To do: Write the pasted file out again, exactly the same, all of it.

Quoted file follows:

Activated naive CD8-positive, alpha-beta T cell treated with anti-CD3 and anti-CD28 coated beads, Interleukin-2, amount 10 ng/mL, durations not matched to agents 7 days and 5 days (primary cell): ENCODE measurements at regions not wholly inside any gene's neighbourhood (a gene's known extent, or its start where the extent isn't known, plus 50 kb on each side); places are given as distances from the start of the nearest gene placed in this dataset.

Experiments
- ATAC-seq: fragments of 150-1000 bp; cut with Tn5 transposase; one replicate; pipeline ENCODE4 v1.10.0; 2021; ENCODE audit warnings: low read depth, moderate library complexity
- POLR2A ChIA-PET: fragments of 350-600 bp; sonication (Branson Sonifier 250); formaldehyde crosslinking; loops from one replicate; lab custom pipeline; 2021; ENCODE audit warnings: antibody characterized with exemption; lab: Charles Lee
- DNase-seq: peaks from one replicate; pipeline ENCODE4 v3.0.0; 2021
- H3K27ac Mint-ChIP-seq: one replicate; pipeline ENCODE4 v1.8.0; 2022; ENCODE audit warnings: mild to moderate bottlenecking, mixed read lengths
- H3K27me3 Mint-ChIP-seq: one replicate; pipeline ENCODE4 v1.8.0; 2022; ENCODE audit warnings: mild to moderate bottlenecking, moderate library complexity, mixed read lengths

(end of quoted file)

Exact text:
Activated naive CD8-positive, alpha-beta T cell treated with anti-CD3 and anti-CD28 coated beads, Interleukin-2, amount 10 ng/mL, durations not matched to agents 7 days and 5 days (primary cell): ENCODE measurements at regions not wholly inside any gene's neighbourhood (a gene's known extent, or its start where the extent isn't known, plus 50 kb on each side); places are given as distances from the start of the nearest gene placed in this dataset.

Experiments
- ATAC-seq: fragments of 150-1000 bp; cut with Tn5 transposase; one replicate; pipeline ENCODE4 v1.10.0; 2021; ENCODE audit warnings: low read depth, moderate library complexity
- POLR2A ChIA-PET: fragments of 350-600 bp; sonication (Branson Sonifier 250); formaldehyde crosslinking; loops from one replicate; lab custom pipeline; 2021; ENCODE audit warnings: antibody characterized with exemption; lab: Charles Lee
- DNase-seq: peaks from one replicate; pipeline ENCODE4 v3.0.0; 2021
- H3K27ac Mint-ChIP-seq: one replicate; pipeline ENCODE4 v1.8.0; 2022; ENCODE audit warnings: mild to moderate bottlenecking, mixed read lengths
- H3K27me3 Mint-ChIP-seq: one replicate; pipeline ENCODE4 v1.8.0; 2022; ENCODE audit warnings: mild to moderate bottlenecking, moderate library complexity, mixed read lengths